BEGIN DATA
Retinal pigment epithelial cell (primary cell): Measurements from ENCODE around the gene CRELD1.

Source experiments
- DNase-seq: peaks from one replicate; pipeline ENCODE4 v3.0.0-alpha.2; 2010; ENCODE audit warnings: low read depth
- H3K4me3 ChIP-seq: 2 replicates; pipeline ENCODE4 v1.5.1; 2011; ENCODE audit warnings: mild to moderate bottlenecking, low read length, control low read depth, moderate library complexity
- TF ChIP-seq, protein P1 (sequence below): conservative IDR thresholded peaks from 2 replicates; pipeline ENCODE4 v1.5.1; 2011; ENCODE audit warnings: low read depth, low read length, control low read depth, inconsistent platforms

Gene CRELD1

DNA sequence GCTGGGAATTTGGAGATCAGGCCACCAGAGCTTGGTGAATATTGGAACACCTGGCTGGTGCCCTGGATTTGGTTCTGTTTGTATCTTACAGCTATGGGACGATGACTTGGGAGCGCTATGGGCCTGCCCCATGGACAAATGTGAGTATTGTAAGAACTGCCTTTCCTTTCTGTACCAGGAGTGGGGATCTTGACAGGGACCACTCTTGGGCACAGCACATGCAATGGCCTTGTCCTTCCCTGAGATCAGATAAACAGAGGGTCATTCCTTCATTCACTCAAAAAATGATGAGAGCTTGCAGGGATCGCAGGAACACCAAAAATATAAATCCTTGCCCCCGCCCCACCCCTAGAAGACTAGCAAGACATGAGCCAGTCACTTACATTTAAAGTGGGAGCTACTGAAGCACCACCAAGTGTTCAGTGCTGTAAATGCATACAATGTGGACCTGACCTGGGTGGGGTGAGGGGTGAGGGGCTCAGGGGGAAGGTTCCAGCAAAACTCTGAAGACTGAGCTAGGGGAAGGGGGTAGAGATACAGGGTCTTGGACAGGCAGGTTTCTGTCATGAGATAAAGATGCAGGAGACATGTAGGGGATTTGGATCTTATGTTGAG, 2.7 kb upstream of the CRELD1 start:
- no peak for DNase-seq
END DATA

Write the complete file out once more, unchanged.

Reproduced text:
Retinal pigment epithelial cell (primary cell): Measurements from ENCODE around the gene CRELD1.

Source experiments
- DNase-seq: peaks from one replicate; pipeline ENCODE4 v3.0.0-alpha.2; 2010; ENCODE audit warnings: low read depth
- H3K4me3 ChIP-seq: 2 replicates; pipeline ENCODE4 v1.5.1; 2011; ENCODE audit warnings: mild to moderate bottlenecking, low read length, control low read depth, moderate library complexity
- TF ChIP-seq, protein P1 (sequence below): conservative IDR thresholded peaks from 2 replicates; pipeline ENCODE4 v1.5.1; 2011; ENCODE audit warnings: low read depth, low read length, control low read depth, inconsistent platforms

Gene CRELD1

DNA sequence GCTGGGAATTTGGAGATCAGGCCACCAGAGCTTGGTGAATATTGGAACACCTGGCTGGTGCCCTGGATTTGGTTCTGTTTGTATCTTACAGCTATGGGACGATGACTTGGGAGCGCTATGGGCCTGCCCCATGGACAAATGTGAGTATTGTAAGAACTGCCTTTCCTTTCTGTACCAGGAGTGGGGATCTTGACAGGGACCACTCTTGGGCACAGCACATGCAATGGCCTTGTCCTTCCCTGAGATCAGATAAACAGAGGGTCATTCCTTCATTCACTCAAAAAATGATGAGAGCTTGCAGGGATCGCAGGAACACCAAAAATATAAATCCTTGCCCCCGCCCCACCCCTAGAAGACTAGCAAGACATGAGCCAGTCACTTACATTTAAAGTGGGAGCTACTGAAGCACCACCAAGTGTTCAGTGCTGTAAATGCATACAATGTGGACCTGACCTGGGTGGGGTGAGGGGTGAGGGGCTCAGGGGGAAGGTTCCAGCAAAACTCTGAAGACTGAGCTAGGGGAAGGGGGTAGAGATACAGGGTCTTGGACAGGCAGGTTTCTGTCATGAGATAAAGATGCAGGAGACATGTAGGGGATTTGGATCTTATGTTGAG, 2.7 kb upstream of the CRELD1 start:
- no peak for DNase-seq